Japan’s Kyoto Animation Studio has released its first feature since the deadly arson attack in July that killed 35 of its employees. The film, which is titled Violet Evergarden Gaiden: Eien to Jido Shuki Ningyo (Violet Evergarden Side Story: Eternity and the Auto Memory Dolls) was released nationwide on Friday. Many fans attended the film’s screening at a movie theater in Kyoto City, beginning with the first showing at 9 a.m.
Kyoto animation’s television anime adaptation of author Kana Akatsuki and illustrator Akiko Takase’s Violet Evergarden novels premiere in Japan and on Netflix in some territories in early 2018. The anime launched on Netflix in the U.S. in April 2018.
The movie, which was completed one day before the attack, is a spinoff from the popular series Violet Evergarden and is based on a novel of the same title that won an award in a writing contest held by the company in 2014. The story revolves around a girl named Violet Evergarden, a former soldier and an “auto memory doll” or ghostwriter who learns how to love and acquires emotions by writing letters for others. The movie will screen in Japan through September 26.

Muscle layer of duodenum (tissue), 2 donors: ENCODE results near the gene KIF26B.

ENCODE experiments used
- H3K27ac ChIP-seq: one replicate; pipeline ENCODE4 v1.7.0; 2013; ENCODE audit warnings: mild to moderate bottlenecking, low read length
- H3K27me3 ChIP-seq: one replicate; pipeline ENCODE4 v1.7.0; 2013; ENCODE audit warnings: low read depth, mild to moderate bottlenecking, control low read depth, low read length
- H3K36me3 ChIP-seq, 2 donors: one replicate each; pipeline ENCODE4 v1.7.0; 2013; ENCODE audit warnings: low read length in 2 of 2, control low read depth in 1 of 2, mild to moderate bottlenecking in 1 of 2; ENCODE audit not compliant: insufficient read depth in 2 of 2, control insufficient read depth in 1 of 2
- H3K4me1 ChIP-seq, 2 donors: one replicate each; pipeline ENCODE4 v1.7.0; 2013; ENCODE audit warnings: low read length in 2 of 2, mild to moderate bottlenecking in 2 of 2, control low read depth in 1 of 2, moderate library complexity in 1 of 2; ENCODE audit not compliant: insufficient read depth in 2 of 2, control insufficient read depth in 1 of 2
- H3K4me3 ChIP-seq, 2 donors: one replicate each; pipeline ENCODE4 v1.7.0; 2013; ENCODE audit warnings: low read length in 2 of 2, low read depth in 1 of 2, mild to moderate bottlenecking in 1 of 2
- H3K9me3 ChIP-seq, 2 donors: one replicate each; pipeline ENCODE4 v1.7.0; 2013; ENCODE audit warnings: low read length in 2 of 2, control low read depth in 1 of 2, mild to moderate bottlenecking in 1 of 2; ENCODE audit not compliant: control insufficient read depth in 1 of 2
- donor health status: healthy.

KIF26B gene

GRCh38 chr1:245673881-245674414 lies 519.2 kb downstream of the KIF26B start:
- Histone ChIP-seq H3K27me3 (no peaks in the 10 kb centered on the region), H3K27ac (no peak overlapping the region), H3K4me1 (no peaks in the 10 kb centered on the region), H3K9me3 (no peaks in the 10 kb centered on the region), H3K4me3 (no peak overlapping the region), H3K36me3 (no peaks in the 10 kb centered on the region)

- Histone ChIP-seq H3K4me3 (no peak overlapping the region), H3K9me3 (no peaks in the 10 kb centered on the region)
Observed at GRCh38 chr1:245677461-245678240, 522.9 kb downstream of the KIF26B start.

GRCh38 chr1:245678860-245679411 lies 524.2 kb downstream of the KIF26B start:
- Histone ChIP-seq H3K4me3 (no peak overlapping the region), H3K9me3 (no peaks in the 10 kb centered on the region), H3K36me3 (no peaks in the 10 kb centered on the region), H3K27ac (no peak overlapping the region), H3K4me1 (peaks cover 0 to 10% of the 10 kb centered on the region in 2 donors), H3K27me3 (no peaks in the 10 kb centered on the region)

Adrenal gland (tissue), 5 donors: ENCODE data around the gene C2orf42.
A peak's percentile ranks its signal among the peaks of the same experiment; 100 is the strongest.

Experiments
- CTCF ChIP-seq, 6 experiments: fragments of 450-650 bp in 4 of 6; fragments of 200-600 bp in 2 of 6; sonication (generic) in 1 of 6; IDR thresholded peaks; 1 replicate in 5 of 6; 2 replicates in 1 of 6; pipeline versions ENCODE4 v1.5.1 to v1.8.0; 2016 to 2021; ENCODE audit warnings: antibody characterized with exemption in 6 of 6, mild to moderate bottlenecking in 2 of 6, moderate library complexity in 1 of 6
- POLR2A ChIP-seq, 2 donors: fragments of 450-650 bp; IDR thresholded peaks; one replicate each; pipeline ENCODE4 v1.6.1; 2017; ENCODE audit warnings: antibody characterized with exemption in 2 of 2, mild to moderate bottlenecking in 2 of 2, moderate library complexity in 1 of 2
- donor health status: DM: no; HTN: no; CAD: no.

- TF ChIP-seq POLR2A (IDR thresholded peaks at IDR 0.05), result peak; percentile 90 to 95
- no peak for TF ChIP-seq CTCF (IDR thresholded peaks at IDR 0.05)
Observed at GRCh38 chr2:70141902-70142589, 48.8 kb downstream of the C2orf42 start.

The studio usually only lists in the credits those who have worked for at least a year at the company. But in this case, everyone involved with the movie was listed at the request of the director. A lawyer for Kyoto Animation says the film is a testimony to the lives of everyone at the studio, including those who perished or were injured in the attack, and that the studio hopes people will enjoy the film.
The fire at the studio in Kyoto’s Fushimi Ward, the center of the company’s anime production, was allegedly started by 41-year-old Shinji Aoba when he splashed and then ignited gasoline inside the three-story building.
Kyoto Animation opened a bank account to accept donations on July 24, and that account had received over 2 billion yen (about $18.78 million) as of mid-August. Retail chain Animate also collected at least 249,030,484 yen (about $2.3 million) in its donation campaign for the studio. The company will give the funds to families of the deceased and injured victims of the fire, as well using them for rebuilding.
Sources: NHK World, Kyodo News